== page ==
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Landscape Architecture – Incorporating Urban Food in Post-Industrial Cities (Part 2 of 2)

Touch the Soil News #292 – By Beth Hagenbuch

In the past, urban food and farming has often been an afterthought. Yards are converted to food gardens and urban lots retro-fitted into market gardens. We were lucky to get Beth Hagenbuch, a professional landscape architect, to write about the emerging trend of urban food and farming being designed in from the start. This story on urban food-landscape architecture reveals a new occupational direction.

Beth Hagenbuch is a Partner at Hagenbuch Weikal Landscape Architecture (HWLA), recipient of the 2012 American Society of Landscape Architects National Honor Award for Lafayette Greens Urban Garden in Detroit, Michigan, and President of GrowTown, a non-profit landscape architecture studio dedicated to transforming neighborhoods and landscapes in post-industrial cities. GrowTown is a 2010 Buckminster Fuller International Challenge semi-finalist. GrowTown recently received a 2015 Kresge Innovative Projects: Detroit grant to develop the Penrose Market Garden.

Beth Hagenbuch, Partner at Hugenbuch Weikal Landscape Architecture in Detroit

We already see an increase in our landscape architecture practice of interest in food producing landscapes. Cities everywhere are looking at food policy and zoning ordinances that help to integrate food production into the city on a variety of scales. The food movement is growing and with it a greater appreciation and interest in local agriculture. People of all economic levels appreciate real food that tastes great. People from all walks of life recognize the health benefits.

Food production landscapes in urban areas require a two-pronged approach; food production and urban design. As Debbie Millman of Design Matters eloquently puts it, “Effective design makes it possible for people to connect with each other.” The whole basis of local food systems is that idea of connection to nature, to place and to each other.

The Penrose Market Garden Tunnel House - ready for 2016 (photo - Bruce Griffin)

What Landscape Architecture brings to the table is a whole-systems approach to the planning and design of food production. Food production infrastructure is a social-ecological system. At its best it is part of a web of complex interactions and feedback loops of economic, social and environmental systems.

Food-production infra-structure depends on how a site or a landscape functions on multiple levels. Functionality is extremely important for economic success and for social success—a place that is well-loved, often-used and aesthetically pleasing. Sustainability has to do with longevity. In the urban environment longevity can only be achieved through places that people enjoy and value. Economic longevity also depends on the efficiency of the site. Work flow, the ease of moving materials, waste and product in and out of a site, connections to customers and markets, how visitors and neighbors interact with the facility, the legibility of arrival and visitor spaces versus production space can all make or break urban food production.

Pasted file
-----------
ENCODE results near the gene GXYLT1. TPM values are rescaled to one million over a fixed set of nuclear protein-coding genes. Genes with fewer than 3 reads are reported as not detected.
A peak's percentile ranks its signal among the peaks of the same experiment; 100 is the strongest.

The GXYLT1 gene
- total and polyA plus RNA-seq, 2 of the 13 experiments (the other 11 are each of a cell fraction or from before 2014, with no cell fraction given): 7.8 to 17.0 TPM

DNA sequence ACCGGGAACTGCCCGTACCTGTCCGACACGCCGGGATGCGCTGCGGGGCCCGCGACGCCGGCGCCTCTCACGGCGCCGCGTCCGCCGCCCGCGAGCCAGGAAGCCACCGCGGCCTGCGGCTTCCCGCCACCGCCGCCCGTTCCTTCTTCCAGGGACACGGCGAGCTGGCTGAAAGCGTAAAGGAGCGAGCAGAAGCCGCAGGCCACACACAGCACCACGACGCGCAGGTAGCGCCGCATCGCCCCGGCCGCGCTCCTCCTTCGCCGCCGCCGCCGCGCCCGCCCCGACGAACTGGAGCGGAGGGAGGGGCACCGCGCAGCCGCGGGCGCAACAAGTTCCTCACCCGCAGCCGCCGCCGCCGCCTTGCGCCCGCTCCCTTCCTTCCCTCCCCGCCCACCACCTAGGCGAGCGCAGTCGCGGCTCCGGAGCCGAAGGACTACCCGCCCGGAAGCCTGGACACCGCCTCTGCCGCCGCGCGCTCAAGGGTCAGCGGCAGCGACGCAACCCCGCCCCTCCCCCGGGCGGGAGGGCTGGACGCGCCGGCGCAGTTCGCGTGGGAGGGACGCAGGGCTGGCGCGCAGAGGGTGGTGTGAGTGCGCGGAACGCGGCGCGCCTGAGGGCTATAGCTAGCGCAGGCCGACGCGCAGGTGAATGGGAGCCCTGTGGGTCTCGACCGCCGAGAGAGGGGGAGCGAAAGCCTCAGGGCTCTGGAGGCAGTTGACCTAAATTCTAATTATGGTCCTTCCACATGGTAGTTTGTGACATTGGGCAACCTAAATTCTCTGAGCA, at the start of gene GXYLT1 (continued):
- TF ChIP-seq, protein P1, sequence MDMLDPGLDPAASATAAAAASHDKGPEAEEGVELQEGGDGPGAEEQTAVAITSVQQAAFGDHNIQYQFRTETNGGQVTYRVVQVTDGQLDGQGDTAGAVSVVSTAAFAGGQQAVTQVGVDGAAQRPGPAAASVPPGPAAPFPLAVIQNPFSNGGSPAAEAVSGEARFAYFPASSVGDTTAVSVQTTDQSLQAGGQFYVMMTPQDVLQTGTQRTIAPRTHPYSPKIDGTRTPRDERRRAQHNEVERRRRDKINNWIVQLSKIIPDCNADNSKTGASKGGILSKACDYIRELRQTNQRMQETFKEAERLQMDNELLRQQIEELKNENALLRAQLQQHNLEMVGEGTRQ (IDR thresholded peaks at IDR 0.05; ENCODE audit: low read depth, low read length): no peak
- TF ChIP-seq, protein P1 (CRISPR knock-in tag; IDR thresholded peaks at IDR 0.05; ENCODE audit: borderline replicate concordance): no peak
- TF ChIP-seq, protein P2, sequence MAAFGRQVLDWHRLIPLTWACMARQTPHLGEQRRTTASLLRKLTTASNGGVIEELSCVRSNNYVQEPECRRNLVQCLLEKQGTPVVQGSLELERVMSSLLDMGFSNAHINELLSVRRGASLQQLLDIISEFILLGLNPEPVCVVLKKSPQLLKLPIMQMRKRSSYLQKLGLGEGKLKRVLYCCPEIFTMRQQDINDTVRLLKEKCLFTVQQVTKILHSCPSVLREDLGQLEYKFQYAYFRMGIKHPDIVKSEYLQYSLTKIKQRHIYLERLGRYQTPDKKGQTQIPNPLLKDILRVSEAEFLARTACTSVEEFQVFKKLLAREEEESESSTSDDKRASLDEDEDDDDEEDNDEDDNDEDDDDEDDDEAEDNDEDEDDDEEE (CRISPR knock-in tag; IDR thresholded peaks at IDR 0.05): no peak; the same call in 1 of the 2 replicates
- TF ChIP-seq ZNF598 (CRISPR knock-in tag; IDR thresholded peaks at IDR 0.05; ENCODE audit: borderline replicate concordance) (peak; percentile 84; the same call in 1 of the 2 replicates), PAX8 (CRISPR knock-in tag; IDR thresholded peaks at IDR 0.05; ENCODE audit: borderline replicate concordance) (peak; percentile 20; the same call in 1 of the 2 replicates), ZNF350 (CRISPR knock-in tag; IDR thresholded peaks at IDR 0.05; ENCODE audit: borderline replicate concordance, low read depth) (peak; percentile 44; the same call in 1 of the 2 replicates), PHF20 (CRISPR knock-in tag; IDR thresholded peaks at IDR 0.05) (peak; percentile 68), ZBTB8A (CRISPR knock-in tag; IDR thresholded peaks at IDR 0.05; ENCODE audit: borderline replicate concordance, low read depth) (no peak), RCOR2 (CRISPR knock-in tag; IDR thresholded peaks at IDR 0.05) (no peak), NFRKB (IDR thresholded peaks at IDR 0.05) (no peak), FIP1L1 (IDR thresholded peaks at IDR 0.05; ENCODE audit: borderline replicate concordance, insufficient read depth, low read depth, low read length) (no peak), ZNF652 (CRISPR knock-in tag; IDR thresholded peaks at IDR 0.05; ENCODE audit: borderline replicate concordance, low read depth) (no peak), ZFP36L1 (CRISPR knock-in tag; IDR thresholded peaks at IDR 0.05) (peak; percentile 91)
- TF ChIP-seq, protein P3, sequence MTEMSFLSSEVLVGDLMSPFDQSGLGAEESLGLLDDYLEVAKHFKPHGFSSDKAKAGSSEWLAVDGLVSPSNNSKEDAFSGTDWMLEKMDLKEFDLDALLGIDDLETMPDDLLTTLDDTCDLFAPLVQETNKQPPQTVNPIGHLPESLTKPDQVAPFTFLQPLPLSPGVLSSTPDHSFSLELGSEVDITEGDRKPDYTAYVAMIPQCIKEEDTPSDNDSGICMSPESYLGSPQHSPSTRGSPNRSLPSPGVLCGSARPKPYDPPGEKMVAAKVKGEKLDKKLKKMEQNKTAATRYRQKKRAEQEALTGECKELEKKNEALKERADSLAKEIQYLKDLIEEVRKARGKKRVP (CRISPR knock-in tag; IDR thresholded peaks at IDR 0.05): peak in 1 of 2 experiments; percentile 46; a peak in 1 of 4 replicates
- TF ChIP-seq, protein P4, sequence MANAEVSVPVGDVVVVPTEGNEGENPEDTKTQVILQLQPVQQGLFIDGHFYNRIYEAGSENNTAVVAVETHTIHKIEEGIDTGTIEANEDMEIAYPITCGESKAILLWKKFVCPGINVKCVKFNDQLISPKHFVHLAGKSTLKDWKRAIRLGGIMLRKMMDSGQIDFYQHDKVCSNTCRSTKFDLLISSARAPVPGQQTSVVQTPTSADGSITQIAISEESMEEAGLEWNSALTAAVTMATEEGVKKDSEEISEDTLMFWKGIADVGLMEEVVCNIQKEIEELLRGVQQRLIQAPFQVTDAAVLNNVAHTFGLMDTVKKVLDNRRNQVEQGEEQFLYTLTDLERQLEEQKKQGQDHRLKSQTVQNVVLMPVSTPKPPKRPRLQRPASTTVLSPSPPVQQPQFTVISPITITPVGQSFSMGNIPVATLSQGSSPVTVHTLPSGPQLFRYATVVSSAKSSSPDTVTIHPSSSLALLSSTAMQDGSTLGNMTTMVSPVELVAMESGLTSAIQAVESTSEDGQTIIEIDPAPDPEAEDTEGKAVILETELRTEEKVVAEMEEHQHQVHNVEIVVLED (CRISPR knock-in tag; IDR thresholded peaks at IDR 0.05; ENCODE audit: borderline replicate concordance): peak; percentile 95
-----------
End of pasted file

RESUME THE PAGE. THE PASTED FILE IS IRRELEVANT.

The user experience matters. The engineering of stormwater management and drainage is crucial to the success of growing food and for effective water conservation. Design thinking is important to recognizing and finding good, urban appropriate solutions to farm/non-farm conflicts: traffic, noise, smells, storage and aesthetic perceptions. For all these reasons I believe that landscape architects will be increasingly involved in food-production infrastructure projects.

Neighborhood children play on the farmhouse terrace (photo-Bruce Griffin)

One of our projects, Lafayette Greens in downtown Detroit, illustrates how the design of food-production can be very site specific and multi-functional, even pushing the boundaries of how we think about urban agriculture and public space.

The Penrose Market Garden is an example of a working sub-acre farm business designed to provide place identity and a neighborhood center to an urban community affected by disinvestment. Rather than a random patchwork of redevelopment by chance, a neighborhood masterplan focusing development around the market garden and walkable connections to the local school, social services and business district came first. The role of landscape architecture in food-production landscapes begins with land use master planning and community engagement, individual site design and engineering, design of site details, and continues through the construction phase.

The large porch and wide steps at the Penrose Farmhouse (Photo - Beth Hagenbuch)

The Farmhouse is the Penrose Village Phase II community building and is the base of operations for the Market Garden. The Farmhouse is oriented towards the Market Garden with large sliding glass doors and a wrap around porch that looks out over the market garden and wide steps that lead to a community terrace for gathering, classes and events.

The first floor of the Farmhouse has community space for parties, events and classes, management offices and a community kitchen. The second floor contains two apartments for market garden growers, interns, students or labor. Equipment and tool storage, indoor work areas, a walk-in cooler, water access for irrigation, and housing are all incorporated into the Farmhouse to support a working market garden.

Community members who come to the Farmhouse for various reasons will be able to observe and interact with the market garden, growers and produce. Nutrition education for children and adults will take place this season at the Penrose campus, taking advantage of the indoor spaces like the community kitchen at the Farmhouse, outdoor public spaces adjacent to and within the market garden and the Art House facilities at the north side of the Market Garden.

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